What is the difference between a DO and an MD?


There are two kinds of practicing physicians in the United States: allopathic physicians (MD's) and osteopathic physicians (DO's). 

If you’re like most people, you’ve been going to physicians ever since you were born, but you were unaware that some or all of them could have been osteopathic physicians, also known as DOs. 


Both MDs and DOs:

 

  • Are fully licensed physicians, trained in diagnosing and treating illnesses and disorders, and in providing preventive care.

  • Completed four years of basic medical education.

  • Students entering both DO and MD medical colleges typically have already completed a four-year bachelor’s degrees with an emphasis on scientific courses.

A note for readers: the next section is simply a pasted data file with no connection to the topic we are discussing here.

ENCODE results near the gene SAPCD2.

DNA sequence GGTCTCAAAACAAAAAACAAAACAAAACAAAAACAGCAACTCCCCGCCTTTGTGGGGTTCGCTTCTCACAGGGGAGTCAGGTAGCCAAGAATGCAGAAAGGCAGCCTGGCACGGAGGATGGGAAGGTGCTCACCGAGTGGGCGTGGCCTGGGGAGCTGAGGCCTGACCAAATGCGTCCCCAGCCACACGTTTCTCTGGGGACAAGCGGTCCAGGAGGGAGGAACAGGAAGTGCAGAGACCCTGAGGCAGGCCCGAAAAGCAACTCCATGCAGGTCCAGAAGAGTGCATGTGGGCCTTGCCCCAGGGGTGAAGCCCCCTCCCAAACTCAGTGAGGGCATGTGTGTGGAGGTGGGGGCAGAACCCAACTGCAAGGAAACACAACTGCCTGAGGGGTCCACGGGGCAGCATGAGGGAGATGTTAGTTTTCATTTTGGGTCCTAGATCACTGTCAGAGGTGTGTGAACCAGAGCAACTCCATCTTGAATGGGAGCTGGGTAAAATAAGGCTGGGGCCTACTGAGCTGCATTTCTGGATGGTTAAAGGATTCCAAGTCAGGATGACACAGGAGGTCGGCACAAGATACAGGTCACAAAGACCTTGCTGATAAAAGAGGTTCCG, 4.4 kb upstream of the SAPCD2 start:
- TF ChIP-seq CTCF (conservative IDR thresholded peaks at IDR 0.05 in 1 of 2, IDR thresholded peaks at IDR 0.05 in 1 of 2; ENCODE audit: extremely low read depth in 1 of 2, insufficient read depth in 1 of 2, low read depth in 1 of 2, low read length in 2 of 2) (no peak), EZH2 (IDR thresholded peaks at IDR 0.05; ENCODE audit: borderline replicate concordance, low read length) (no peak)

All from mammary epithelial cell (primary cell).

• After medical school, both DOs and MDs obtain graduate education through internships, residencies, and fellowships. This training lasts three to eight years and prepares DOs and MDs to practice a specialty.

  • Can choose to practice any specialty of medicine, such as family medicine, pediatrics, psychiatry, surgery to ophthalmology.

  • Must pass comparable or the same examinations to obtain state licenses.

  • DOs and MDs both practice in accredited and licensed health care facilities.